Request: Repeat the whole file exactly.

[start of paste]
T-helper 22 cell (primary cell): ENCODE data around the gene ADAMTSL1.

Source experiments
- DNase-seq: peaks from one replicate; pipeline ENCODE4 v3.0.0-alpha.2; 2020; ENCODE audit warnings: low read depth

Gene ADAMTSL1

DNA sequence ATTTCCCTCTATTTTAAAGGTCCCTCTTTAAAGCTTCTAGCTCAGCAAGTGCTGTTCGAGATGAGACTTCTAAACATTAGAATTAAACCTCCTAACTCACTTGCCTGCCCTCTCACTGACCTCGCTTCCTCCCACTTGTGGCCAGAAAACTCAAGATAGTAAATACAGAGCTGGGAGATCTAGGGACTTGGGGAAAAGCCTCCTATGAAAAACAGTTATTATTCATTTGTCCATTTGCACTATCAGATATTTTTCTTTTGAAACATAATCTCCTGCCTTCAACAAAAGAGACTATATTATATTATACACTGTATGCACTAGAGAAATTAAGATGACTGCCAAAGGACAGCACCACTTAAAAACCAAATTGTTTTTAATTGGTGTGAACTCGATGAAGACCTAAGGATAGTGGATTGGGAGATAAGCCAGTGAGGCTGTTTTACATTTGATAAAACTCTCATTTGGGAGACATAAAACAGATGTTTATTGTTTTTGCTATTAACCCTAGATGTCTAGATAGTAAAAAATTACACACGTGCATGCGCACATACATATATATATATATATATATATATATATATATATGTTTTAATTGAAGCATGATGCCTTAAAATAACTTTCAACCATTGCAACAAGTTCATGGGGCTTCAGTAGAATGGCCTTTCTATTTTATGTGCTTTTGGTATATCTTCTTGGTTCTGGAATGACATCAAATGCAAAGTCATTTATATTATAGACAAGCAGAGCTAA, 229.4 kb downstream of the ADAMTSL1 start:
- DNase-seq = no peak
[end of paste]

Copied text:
T-helper 22 cell (primary cell): ENCODE data around the gene ADAMTSL1.

Source experiments
- DNase-seq: peaks from one replicate; pipeline ENCODE4 v3.0.0-alpha.2; 2020; ENCODE audit warnings: low read depth

Gene ADAMTSL1

DNA sequence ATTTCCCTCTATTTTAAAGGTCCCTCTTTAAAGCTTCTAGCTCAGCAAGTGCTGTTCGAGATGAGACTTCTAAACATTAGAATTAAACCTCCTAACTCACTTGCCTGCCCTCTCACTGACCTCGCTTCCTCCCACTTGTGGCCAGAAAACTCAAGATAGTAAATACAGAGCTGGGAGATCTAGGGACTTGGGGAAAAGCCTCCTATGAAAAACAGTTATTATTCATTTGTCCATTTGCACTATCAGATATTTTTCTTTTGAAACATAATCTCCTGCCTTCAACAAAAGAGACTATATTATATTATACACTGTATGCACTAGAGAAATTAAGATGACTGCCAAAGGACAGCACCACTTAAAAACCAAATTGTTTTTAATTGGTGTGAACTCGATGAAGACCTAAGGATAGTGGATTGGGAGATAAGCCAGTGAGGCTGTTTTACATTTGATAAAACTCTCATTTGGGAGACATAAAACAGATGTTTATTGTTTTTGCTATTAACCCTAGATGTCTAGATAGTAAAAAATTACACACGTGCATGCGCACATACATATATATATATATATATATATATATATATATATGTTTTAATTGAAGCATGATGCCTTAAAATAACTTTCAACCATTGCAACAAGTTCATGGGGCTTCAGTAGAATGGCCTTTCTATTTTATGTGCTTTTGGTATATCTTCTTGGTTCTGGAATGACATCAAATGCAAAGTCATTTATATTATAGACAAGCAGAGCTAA, 229.4 kb downstream of the ADAMTSL1 start:
- DNase-seq = no peak